Of the new cases confirmed by public health officials on Monday, 659 were in the central region of Mazowieckie, which contains the national capital Warsaw.
Meanwhile, 599 new infections were reported in the northwestern province of Zachodniopomorskie, which is home to the major city of Szczecin.
The western province of Wielkopolskie, which includes the city of Poznań, had the third-highest number of new infections confirmed by officials on Monday, at 532.
The latest deaths in Poland’s coronavirus outbreak are 100 people with pre-existing medical conditions and 21 who died directly because of COVID-19, the Polish health ministry said in a tweet.
On Sunday, Poland confirmed 283 deaths and 11,483 new coronavirus infections nationwide, compared with 599 deaths and 15,178 fresh cases a day earlier.
On Wednesday, November 25, officials reported 15,362 fresh COVID-19 infections and a record 674 new deaths linked to the coronavirus.
On Saturday, November 7, the Polish health ministry reported 27,875 new single-day cases, the most since the pandemic hit the country in early March.
21,504 in hospitals, 292,277 quarantined
The health ministry announced on Monday morning that 21,504 COVID-19 patients were in hospitals nationwide, 2,118 of them on ventilators, with a further 292,277 people quarantined for possible coronavirus exposure, and 11,540 under epidemiological supervision.
Meanwhile, 577,514 people have now recovered from COVID-19 throughout the country, including 18,085 over the last 24 hours, the health ministry also said.
Second wave hits hard
Tougher measures to battle COVID-19 came into effect across Poland earlier this month following a surge in cases amid a second wave of the pandemic.
Hotels are only able to take in guests on business trips. Theatres, cinemas, museums and galleries have been told to close temporarily.
The government has announced that restaurants, cinemas, theaters and gyms will remain closed until at least December 27.
Schools and universities throughout the country have returned to distance learning.
Under restrictions announced last month, children under 16 are only allowed to leave their homes under the supervision of an adult between 8 a.m. and 4 p.m.
Meanwhile, pubs, restaurants and cafes are only allowed to provide take-aways and delivery orders.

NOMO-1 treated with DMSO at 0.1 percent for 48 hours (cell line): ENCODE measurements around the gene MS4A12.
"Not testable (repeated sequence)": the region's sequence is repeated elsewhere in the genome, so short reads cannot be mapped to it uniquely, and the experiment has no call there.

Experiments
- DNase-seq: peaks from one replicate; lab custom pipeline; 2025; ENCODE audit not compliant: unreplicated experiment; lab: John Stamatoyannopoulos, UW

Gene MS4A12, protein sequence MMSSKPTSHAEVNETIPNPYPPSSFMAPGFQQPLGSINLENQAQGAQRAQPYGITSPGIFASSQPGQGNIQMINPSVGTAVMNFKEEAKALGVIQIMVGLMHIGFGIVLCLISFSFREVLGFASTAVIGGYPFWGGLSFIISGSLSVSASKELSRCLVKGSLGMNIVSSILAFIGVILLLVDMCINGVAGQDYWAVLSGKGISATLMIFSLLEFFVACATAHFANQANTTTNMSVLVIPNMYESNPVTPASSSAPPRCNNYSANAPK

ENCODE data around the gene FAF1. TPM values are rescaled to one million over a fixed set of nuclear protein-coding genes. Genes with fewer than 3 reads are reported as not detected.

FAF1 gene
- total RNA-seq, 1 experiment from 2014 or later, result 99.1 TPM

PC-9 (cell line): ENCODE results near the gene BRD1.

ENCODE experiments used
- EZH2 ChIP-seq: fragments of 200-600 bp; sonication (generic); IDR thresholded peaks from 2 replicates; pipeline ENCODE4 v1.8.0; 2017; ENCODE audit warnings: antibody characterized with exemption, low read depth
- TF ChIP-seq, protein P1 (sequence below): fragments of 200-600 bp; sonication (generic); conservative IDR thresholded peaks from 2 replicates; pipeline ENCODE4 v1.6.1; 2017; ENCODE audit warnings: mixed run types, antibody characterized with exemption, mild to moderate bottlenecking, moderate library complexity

Gatherings of more than five people have been forbidden, though people who live or work together are exempt from the rule.
Also, the government has appealed to people aged over 70 not to leave their homes unless necessary.
Poland last month introduced special shopping hours for people aged over 60 between 10 a.m. and noon.
Amid a spike in coronavirus cases, strict new rules came into effect in the country last month under which everyone is required to wear a face covering when going out in public.
Beginning October 10, people must cover their mouths and noses when outdoors in public places as well as in most indoor environments nationwide.
Amid an escalating outbreak, the country has decided to set up a network of temporary hospitals to treat coronavirus patients.
Warnings of 'third wave'
Deputy Health Minister Waldemar Kraska told the media at the weekend that Poland was preparing to handle a possible "third wave" of the coronavirus pandemic early next year.
Polish Health Minister Adam Niedzielski last week warned that the chances of the country being hit by a third wave of the coronavirus would be greater if people did not spend the winter school break at home.
With 364 COVID-19 deaths per million population, Poland remains less affected by the coronavirus epidemic than some other countries in Europe, recent statistics have shown.
To compare, Belgium has 1,345 deaths per million residents since the start of the pandemic, according to data released by the Polish health ministry last week, while Spain has 922 and Italy reports 835.
Vaccines on the horizon
Poland’s prime minister said earlier this month that millions of vaccines against the coronavirus were likely to reach his country next spring as part of a European deal with drug makers.
Prime Minister Mateusz Morawiecki said on November 13 that his government has set up a working group with experts from US pharmaceutical firm Pfizer amid efforts to make a COVID-19 vaccine available to Poles as quickly as possible.
In mid-November, Morawiecki also talked with executives from global pharmaceutical company AstraZeneca as part of efforts to secure a COVID-19 vaccine for Poland, state news agency PAP reported.
The European Union, of which Poland is part, has already struck deals to secure vaccines from Pfizer-BioNTech, AstraZeneca, Moderna, CureVac, Sanofi-GSK, and Johnson & Johnson, taking its potential stock of COVID-19 shots to nearly 2 billion, news agencies have reported.
Source: IAR, PAP, TVP Info, Reuters